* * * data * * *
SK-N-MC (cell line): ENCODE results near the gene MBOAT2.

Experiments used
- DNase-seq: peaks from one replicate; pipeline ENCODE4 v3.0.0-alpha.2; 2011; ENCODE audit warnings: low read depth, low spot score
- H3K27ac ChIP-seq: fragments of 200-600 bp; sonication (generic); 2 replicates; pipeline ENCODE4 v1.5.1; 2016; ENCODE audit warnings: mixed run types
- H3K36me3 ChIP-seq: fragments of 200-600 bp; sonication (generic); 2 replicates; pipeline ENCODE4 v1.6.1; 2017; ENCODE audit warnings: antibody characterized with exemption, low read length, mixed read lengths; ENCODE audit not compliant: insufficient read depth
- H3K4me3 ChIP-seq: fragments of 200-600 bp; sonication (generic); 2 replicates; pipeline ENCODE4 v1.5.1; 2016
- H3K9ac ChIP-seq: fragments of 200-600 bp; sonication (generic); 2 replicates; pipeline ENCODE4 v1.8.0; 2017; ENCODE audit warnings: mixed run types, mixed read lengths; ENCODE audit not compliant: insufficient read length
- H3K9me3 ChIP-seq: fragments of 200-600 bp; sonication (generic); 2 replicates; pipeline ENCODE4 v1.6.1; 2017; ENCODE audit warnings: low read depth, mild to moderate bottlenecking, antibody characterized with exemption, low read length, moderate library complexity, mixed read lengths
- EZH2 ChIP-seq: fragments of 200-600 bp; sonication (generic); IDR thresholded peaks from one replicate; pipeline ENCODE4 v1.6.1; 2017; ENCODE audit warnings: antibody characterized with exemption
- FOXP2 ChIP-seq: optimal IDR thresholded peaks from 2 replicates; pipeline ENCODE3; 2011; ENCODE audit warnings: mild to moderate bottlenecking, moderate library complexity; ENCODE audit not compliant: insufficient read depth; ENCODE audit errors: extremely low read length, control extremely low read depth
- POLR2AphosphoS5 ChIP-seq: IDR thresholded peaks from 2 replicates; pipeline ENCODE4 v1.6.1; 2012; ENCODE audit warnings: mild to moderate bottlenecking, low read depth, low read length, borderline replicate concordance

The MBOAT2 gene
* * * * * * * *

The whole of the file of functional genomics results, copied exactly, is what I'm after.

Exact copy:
SK-N-MC (cell line): ENCODE results near the gene MBOAT2.

Experiments used
- DNase-seq: peaks from one replicate; pipeline ENCODE4 v3.0.0-alpha.2; 2011; ENCODE audit warnings: low read depth, low spot score
- H3K27ac ChIP-seq: fragments of 200-600 bp; sonication (generic); 2 replicates; pipeline ENCODE4 v1.5.1; 2016; ENCODE audit warnings: mixed run types
- H3K36me3 ChIP-seq: fragments of 200-600 bp; sonication (generic); 2 replicates; pipeline ENCODE4 v1.6.1; 2017; ENCODE audit warnings: antibody characterized with exemption, low read length, mixed read lengths; ENCODE audit not compliant: insufficient read depth
- H3K4me3 ChIP-seq: fragments of 200-600 bp; sonication (generic); 2 replicates; pipeline ENCODE4 v1.5.1; 2016
- H3K9ac ChIP-seq: fragments of 200-600 bp; sonication (generic); 2 replicates; pipeline ENCODE4 v1.8.0; 2017; ENCODE audit warnings: mixed run types, mixed read lengths; ENCODE audit not compliant: insufficient read length
- H3K9me3 ChIP-seq: fragments of 200-600 bp; sonication (generic); 2 replicates; pipeline ENCODE4 v1.6.1; 2017; ENCODE audit warnings: low read depth, mild to moderate bottlenecking, antibody characterized with exemption, low read length, moderate library complexity, mixed read lengths
- EZH2 ChIP-seq: fragments of 200-600 bp; sonication (generic); IDR thresholded peaks from one replicate; pipeline ENCODE4 v1.6.1; 2017; ENCODE audit warnings: antibody characterized with exemption
- FOXP2 ChIP-seq: optimal IDR thresholded peaks from 2 replicates; pipeline ENCODE3; 2011; ENCODE audit warnings: mild to moderate bottlenecking, moderate library complexity; ENCODE audit not compliant: insufficient read depth; ENCODE audit errors: extremely low read length, control extremely low read depth
- POLR2AphosphoS5 ChIP-seq: IDR thresholded peaks from 2 replicates; pipeline ENCODE4 v1.6.1; 2012; ENCODE audit warnings: mild to moderate bottlenecking, low read depth, low read length, borderline replicate concordance

The MBOAT2 gene